Last Minute Tax Advice For US Crypto Investors

NEW YORK, April 14 (Reuters) – When accountant Zach Gordon gets calls from clients about how to handle cryptocurrency on their taxes, there’s a common theme.

“They have absolutely no idea,” says Gordon, principal at Grassi Advisors & Accountants in Westchester, New York.

It’s not entirely their fault. The whole arena of cryptocurrencies like bitcoin is so new and rapidly growing that even the Internal Revenue Service itself has long been trying to catch up on how exactly to treat it on US tax returns.

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That being said, the guidelines are becoming clearer as cryptocurrency adoption grows. According to the Pew Research Center, 16% of American adults now say they have invested, traded or used cryptocurrencies.

“For years, people almost considered this to be play money and weren’t as diligent in reporting it,” says Kelly Phillips Erb, tax attorney and publisher of Taxgirl.com. “The IRS is super serious about this now.”

Indeed, you may notice a small mandatory question on your 1040 tax form: “At any time in 2021, did you receive, sell, trade, or otherwise dispose of a financial interest in a virtual currency?

The basic framework is to think of crypto as a stock. If you have held it for the long term, i.e. more than a year, the profits from any sale are subject to capital gains tax. This means a tax rate of 0%, 15% or 20%, depending on your income level.

If you did not sell crypto, there is no taxable event. But with short-term assets less than a year old, the gains from a sale are treated differently – like ordinary income, with a rate determined by your tax bracket.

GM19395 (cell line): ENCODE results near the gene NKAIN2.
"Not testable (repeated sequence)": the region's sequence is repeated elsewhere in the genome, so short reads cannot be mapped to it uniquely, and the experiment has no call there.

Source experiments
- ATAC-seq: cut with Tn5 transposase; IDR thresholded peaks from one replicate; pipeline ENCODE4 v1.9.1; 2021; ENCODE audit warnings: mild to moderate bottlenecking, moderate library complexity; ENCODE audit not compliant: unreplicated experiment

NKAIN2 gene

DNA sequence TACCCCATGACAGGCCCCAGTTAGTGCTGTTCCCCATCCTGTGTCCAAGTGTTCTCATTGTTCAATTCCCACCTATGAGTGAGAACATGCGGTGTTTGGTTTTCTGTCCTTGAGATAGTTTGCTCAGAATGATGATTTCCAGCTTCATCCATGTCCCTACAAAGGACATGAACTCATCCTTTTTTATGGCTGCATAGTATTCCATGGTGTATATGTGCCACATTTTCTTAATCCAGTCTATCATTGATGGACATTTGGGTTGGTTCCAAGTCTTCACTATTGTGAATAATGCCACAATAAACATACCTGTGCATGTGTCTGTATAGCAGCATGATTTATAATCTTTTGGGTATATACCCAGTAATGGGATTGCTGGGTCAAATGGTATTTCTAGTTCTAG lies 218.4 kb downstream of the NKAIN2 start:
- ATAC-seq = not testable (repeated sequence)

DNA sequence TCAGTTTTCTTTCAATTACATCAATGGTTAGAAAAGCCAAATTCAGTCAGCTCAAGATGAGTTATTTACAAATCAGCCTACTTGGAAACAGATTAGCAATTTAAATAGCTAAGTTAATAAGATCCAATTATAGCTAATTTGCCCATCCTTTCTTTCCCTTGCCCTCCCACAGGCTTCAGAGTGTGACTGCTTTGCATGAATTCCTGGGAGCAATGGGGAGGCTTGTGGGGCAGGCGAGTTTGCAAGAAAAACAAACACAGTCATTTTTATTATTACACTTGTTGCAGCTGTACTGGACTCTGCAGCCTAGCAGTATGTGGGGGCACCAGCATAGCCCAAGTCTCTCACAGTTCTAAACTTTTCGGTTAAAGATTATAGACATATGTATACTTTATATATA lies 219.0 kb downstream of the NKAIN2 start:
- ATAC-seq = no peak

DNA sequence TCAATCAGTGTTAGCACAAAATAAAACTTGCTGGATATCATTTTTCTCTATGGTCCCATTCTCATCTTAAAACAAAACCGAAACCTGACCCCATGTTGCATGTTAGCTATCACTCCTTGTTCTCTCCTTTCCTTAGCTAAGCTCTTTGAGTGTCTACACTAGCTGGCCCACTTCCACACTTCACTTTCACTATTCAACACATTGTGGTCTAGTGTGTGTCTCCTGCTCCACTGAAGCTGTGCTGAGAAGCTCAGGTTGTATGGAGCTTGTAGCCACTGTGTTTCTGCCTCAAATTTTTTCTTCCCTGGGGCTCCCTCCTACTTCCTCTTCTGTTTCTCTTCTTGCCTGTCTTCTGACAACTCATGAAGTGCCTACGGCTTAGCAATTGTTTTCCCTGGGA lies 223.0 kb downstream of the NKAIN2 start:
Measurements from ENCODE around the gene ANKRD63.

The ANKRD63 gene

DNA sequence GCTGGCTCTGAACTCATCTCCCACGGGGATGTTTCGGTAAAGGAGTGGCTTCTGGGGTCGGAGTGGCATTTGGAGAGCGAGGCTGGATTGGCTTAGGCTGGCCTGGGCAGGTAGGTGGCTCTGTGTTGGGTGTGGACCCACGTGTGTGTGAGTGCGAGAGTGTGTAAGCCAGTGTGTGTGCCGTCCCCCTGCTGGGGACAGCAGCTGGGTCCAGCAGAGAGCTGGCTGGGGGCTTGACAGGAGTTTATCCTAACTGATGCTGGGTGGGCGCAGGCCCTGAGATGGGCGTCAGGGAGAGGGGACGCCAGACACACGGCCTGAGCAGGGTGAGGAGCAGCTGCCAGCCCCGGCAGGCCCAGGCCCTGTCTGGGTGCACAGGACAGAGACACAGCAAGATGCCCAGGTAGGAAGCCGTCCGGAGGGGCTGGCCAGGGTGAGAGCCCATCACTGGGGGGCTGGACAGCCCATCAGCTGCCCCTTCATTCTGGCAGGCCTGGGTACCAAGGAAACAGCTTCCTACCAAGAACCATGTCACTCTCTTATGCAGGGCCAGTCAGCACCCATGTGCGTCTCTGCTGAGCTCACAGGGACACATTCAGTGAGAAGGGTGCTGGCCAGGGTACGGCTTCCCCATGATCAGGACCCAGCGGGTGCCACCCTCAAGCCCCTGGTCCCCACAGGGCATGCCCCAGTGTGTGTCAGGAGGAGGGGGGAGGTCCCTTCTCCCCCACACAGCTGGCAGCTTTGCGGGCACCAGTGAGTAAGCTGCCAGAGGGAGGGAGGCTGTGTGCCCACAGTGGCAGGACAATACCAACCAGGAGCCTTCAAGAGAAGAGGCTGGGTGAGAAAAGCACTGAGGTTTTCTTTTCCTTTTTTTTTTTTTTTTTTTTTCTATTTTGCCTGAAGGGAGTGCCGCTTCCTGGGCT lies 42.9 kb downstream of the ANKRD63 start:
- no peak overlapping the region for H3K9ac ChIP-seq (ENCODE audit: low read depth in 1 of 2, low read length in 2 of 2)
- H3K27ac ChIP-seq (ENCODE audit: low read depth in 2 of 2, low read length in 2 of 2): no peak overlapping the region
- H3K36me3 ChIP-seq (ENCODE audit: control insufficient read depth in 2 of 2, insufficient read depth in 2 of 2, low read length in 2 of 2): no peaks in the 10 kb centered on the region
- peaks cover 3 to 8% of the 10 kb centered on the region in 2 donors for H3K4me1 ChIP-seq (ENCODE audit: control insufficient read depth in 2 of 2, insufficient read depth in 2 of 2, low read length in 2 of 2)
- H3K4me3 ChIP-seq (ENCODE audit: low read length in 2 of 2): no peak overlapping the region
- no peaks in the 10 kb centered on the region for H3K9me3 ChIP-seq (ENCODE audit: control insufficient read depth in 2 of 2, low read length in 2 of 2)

If you have bought and sold crypto through major exchanges, such as Coinbase or Robinhood, you should receive annual statements which will make reporting easier. Otherwise, be diligent about keeping records on your own.

Where things can get trickier is that more people receive the crypto as a salary or payment for services, in which case it is treated as ordinary income, depending on the value on that particular day.

Similarly, if you used crypto to pay for goods or services, this is considered a taxable transaction, if the value of the currency has increased since you originally acquired it.

TurboTax has a useful interactive calculator to determine your potential tax impact.

A few things to keep in mind as we approach the April 18 filing deadline:

DO YOUR HOMEWORK

The IRS has released answers to frequently asked questions about crypto and a basic explainer and roundup of its publications on the subject.

The exchanges themselves often have helpful tax resources for users, such as Robinhood and Coinbase.

DONATION STRATEGIES

One way to move crypto around without incurring taxes is to donate it. For an individual, you can donate up to $15,000 per year. For charities, you can use sites like GiveCrypto.org to donate directly to those in need and get a tax deduction for your efforts.

That might be a better option than selling it yourself and then donating that money, because then you’ve triggered a taxable event that falls on you.

LOSSES OF USE

Crypto is obviously a volatile asset class. Instead of gains, you might also have losses.

“If you’ve made gains selling crypto, remember that you can offset your gains with losses, just like with stocks,” says Lisa Greene-Lewis, CPA and tax expert at TurboTax. “You can also offset ordinary income (like wages) with up to $3,000 in losses and carry forward the remaining losses.”

REQUEST AN EXTENSION

This is admittedly a touchy subject, especially for those with frequent involvement in crypto. So, since we’re already hitting this year’s filing deadline, there’s no shame in asking for the standard six-month extension. You don’t even have to give a reason.

While that won’t stop you from paying – if you have a rough idea of ​​how much you owe, you can always send it in before April 18 – it will give you plenty of time to consult with tax professionals, settle your obligations and correctly report all transactions. “It’s better to file a complete and accurate statement about the extension, than a rushed and erroneous statement just to get it in before the deadline,” Erb says. “I strongly encourage people to take advantage of it.”

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Last Minute Tax Advice For US Crypto Investors


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